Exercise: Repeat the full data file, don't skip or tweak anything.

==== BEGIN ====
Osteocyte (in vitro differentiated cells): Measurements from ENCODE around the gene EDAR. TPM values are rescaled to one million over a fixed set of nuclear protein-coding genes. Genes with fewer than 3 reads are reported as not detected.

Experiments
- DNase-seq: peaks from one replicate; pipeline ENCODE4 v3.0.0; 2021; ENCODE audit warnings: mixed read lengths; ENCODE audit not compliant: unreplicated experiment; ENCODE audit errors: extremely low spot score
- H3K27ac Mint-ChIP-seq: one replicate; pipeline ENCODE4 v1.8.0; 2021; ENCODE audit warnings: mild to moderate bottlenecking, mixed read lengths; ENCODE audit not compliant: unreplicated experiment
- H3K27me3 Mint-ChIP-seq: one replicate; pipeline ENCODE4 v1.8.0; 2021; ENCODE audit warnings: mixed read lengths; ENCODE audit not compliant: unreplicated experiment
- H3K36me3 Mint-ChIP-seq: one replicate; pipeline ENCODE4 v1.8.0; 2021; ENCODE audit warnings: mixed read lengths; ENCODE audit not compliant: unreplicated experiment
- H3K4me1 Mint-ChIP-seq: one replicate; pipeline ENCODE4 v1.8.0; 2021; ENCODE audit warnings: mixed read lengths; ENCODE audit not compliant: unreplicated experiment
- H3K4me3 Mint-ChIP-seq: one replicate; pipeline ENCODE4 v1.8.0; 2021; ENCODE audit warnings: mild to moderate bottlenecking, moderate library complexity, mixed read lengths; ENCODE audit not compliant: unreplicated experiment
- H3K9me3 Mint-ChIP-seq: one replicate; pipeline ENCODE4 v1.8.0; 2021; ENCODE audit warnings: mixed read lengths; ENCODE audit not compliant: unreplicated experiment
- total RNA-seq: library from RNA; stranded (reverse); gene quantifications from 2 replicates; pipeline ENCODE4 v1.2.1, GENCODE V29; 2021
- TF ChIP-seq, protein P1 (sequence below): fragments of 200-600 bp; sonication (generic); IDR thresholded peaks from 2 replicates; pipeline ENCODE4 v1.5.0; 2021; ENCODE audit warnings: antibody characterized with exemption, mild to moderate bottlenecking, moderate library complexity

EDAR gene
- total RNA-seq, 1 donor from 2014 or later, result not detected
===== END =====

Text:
Osteocyte (in vitro differentiated cells): Measurements from ENCODE around the gene EDAR. TPM values are rescaled to one million over a fixed set of nuclear protein-coding genes. Genes with fewer than 3 reads are reported as not detected.

Experiments
- DNase-seq: peaks from one replicate; pipeline ENCODE4 v3.0.0; 2021; ENCODE audit warnings: mixed read lengths; ENCODE audit not compliant: unreplicated experiment; ENCODE audit errors: extremely low spot score
- H3K27ac Mint-ChIP-seq: one replicate; pipeline ENCODE4 v1.8.0; 2021; ENCODE audit warnings: mild to moderate bottlenecking, mixed read lengths; ENCODE audit not compliant: unreplicated experiment
- H3K27me3 Mint-ChIP-seq: one replicate; pipeline ENCODE4 v1.8.0; 2021; ENCODE audit warnings: mixed read lengths; ENCODE audit not compliant: unreplicated experiment
- H3K36me3 Mint-ChIP-seq: one replicate; pipeline ENCODE4 v1.8.0; 2021; ENCODE audit warnings: mixed read lengths; ENCODE audit not compliant: unreplicated experiment
- H3K4me1 Mint-ChIP-seq: one replicate; pipeline ENCODE4 v1.8.0; 2021; ENCODE audit warnings: mixed read lengths; ENCODE audit not compliant: unreplicated experiment
- H3K4me3 Mint-ChIP-seq: one replicate; pipeline ENCODE4 v1.8.0; 2021; ENCODE audit warnings: mild to moderate bottlenecking, moderate library complexity, mixed read lengths; ENCODE audit not compliant: unreplicated experiment
- H3K9me3 Mint-ChIP-seq: one replicate; pipeline ENCODE4 v1.8.0; 2021; ENCODE audit warnings: mixed read lengths; ENCODE audit not compliant: unreplicated experiment
- total RNA-seq: library from RNA; stranded (reverse); gene quantifications from 2 replicates; pipeline ENCODE4 v1.2.1, GENCODE V29; 2021
- TF ChIP-seq, protein P1 (sequence below): fragments of 200-600 bp; sonication (generic); IDR thresholded peaks from 2 replicates; pipeline ENCODE4 v1.5.0; 2021; ENCODE audit warnings: antibody characterized with exemption, mild to moderate bottlenecking, moderate library complexity

EDAR gene
- total RNA-seq, 1 donor from 2014 or later, result not detected